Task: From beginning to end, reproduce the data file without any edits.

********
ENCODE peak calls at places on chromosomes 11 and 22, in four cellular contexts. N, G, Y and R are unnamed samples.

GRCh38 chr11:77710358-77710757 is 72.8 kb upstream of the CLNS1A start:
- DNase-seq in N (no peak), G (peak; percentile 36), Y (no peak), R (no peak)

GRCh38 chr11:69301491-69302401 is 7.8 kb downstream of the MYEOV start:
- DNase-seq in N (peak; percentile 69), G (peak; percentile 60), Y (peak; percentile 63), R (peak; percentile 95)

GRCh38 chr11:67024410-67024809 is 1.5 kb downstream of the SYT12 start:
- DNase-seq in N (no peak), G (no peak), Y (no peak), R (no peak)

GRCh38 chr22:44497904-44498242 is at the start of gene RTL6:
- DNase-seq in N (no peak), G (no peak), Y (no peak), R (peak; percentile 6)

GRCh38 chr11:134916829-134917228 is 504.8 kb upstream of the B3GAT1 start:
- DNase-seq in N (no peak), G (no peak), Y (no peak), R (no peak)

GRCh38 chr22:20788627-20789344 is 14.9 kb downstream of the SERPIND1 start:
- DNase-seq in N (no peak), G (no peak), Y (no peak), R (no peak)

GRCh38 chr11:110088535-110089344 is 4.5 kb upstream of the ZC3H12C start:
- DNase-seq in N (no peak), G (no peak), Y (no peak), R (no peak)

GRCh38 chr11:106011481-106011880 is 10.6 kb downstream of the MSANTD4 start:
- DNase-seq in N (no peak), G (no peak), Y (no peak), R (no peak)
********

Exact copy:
ENCODE peak calls at places on chromosomes 11 and 22, in four cellular contexts. N, G, Y and R are unnamed samples.

GRCh38 chr11:77710358-77710757 is 72.8 kb upstream of the CLNS1A start:
- DNase-seq in N (no peak), G (peak; percentile 36), Y (no peak), R (no peak)

GRCh38 chr11:69301491-69302401 is 7.8 kb downstream of the MYEOV start:
- DNase-seq in N (peak; percentile 69), G (peak; percentile 60), Y (peak; percentile 63), R (peak; percentile 95)

GRCh38 chr11:67024410-67024809 is 1.5 kb downstream of the SYT12 start:
- DNase-seq in N (no peak), G (no peak), Y (no peak), R (no peak)

GRCh38 chr22:44497904-44498242 is at the start of gene RTL6:
- DNase-seq in N (no peak), G (no peak), Y (no peak), R (peak; percentile 6)

GRCh38 chr11:134916829-134917228 is 504.8 kb upstream of the B3GAT1 start:
- DNase-seq in N (no peak), G (no peak), Y (no peak), R (no peak)

GRCh38 chr22:20788627-20789344 is 14.9 kb downstream of the SERPIND1 start:
- DNase-seq in N (no peak), G (no peak), Y (no peak), R (no peak)

GRCh38 chr11:110088535-110089344 is 4.5 kb upstream of the ZC3H12C start:
- DNase-seq in N (no peak), G (no peak), Y (no peak), R (no peak)

GRCh38 chr11:106011481-106011880 is 10.6 kb downstream of the MSANTD4 start:
- DNase-seq in N (no peak), G (no peak), Y (no peak), R (no peak)